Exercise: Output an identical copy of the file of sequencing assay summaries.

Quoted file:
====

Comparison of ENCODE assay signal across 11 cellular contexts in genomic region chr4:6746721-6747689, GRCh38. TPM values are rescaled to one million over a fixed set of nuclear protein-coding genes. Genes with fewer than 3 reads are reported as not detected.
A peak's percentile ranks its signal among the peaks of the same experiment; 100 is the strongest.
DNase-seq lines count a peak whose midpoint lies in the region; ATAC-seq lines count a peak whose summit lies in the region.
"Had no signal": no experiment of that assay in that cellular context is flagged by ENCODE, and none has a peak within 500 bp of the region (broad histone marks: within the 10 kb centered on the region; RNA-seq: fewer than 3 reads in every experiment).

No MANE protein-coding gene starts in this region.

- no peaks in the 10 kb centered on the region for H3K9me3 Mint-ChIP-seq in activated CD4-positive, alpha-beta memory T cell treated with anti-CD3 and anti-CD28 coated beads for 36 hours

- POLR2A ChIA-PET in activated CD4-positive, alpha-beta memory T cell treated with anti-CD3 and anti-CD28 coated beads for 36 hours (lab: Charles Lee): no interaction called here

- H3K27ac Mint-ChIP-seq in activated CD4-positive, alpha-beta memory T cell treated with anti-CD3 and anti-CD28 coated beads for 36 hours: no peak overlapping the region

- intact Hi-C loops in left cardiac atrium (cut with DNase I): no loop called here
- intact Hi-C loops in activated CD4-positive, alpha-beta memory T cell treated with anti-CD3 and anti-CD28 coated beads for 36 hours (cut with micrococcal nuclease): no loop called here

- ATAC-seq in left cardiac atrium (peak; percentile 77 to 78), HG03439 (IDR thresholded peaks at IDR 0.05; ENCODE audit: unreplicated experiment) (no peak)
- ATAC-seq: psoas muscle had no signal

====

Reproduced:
Comparison of ENCODE assay signal across 11 cellular contexts in genomic region chr4:6746721-6747689, GRCh38. TPM values are rescaled to one million over a fixed set of nuclear protein-coding genes. Genes with fewer than 3 reads are reported as not detected.
A peak's percentile ranks its signal among the peaks of the same experiment; 100 is the strongest.
DNase-seq lines count a peak whose midpoint lies in the region; ATAC-seq lines count a peak whose summit lies in the region.
"Had no signal": no experiment of that assay in that cellular context is flagged by ENCODE, and none has a peak within 500 bp of the region (broad histone marks: within the 10 kb centered on the region; RNA-seq: fewer than 3 reads in every experiment).

No MANE protein-coding gene starts in this region.

- no peaks in the 10 kb centered on the region for H3K9me3 Mint-ChIP-seq in activated CD4-positive, alpha-beta memory T cell treated with anti-CD3 and anti-CD28 coated beads for 36 hours

- POLR2A ChIA-PET in activated CD4-positive, alpha-beta memory T cell treated with anti-CD3 and anti-CD28 coated beads for 36 hours (lab: Charles Lee): no interaction called here

- H3K27ac Mint-ChIP-seq in activated CD4-positive, alpha-beta memory T cell treated with anti-CD3 and anti-CD28 coated beads for 36 hours: no peak overlapping the region

- intact Hi-C loops in left cardiac atrium (cut with DNase I): no loop called here
- intact Hi-C loops in activated CD4-positive, alpha-beta memory T cell treated with anti-CD3 and anti-CD28 coated beads for 36 hours (cut with micrococcal nuclease): no loop called here

- ATAC-seq in left cardiac atrium (peak; percentile 77 to 78), HG03439 (IDR thresholded peaks at IDR 0.05; ENCODE audit: unreplicated experiment) (no peak)
- ATAC-seq: psoas muscle had no signal